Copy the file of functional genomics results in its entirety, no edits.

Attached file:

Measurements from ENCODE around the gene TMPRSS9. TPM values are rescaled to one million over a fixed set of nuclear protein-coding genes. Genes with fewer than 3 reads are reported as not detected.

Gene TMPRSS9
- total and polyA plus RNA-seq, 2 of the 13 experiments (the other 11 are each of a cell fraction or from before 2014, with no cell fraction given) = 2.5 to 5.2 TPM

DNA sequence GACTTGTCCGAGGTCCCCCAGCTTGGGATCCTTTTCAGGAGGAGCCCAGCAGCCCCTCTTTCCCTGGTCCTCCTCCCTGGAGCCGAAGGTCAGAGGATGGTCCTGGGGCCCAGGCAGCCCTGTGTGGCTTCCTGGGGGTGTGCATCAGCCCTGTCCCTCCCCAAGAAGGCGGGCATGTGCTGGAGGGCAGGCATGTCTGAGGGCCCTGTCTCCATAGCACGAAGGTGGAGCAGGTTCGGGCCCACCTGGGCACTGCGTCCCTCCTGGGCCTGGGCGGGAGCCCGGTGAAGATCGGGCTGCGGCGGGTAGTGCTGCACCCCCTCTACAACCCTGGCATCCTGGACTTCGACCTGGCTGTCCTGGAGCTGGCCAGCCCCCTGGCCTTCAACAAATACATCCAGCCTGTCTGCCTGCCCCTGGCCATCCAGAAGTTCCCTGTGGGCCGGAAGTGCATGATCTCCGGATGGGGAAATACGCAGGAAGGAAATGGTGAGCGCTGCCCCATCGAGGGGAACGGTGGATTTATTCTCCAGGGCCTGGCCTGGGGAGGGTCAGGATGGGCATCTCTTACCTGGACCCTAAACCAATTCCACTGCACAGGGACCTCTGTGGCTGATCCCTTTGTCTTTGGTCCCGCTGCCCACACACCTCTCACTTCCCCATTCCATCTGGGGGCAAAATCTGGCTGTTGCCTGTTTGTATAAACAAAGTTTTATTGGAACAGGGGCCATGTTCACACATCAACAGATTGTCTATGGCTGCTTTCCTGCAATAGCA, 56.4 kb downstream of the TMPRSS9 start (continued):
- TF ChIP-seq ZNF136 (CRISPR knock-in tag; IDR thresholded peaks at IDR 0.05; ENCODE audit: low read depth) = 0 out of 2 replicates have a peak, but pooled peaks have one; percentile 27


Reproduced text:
Measurements from ENCODE around the gene TMPRSS9. TPM values are rescaled to one million over a fixed set of nuclear protein-coding genes. Genes with fewer than 3 reads are reported as not detected.

Gene TMPRSS9
- total and polyA plus RNA-seq, 2 of the 13 experiments (the other 11 are each of a cell fraction or from before 2014, with no cell fraction given) = 2.5 to 5.2 TPM

DNA sequence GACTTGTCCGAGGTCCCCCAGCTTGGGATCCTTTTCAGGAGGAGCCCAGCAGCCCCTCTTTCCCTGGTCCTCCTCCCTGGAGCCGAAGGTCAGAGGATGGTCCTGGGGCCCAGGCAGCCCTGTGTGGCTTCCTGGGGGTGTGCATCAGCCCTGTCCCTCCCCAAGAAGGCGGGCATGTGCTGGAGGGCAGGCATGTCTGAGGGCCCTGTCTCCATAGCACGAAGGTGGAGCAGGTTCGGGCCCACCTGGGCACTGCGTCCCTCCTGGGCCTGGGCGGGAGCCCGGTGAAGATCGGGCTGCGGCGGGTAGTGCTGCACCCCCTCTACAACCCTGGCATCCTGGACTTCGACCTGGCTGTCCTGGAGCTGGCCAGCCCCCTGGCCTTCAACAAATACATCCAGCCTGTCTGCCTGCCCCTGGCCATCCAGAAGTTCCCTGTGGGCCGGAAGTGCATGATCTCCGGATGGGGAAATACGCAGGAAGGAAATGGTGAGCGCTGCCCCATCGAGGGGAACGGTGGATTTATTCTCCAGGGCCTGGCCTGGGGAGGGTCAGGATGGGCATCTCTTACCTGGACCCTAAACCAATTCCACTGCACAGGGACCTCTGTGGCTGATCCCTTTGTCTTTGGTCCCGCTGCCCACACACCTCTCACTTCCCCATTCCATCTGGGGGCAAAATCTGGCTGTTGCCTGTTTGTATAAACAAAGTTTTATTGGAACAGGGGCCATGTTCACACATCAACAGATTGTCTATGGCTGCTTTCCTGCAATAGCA, 56.4 kb downstream of the TMPRSS9 start (continued):
- TF ChIP-seq ZNF136 (CRISPR knock-in tag; IDR thresholded peaks at IDR 0.05; ENCODE audit: low read depth) = 0 out of 2 replicates have a peak, but pooled peaks have one; percentile 27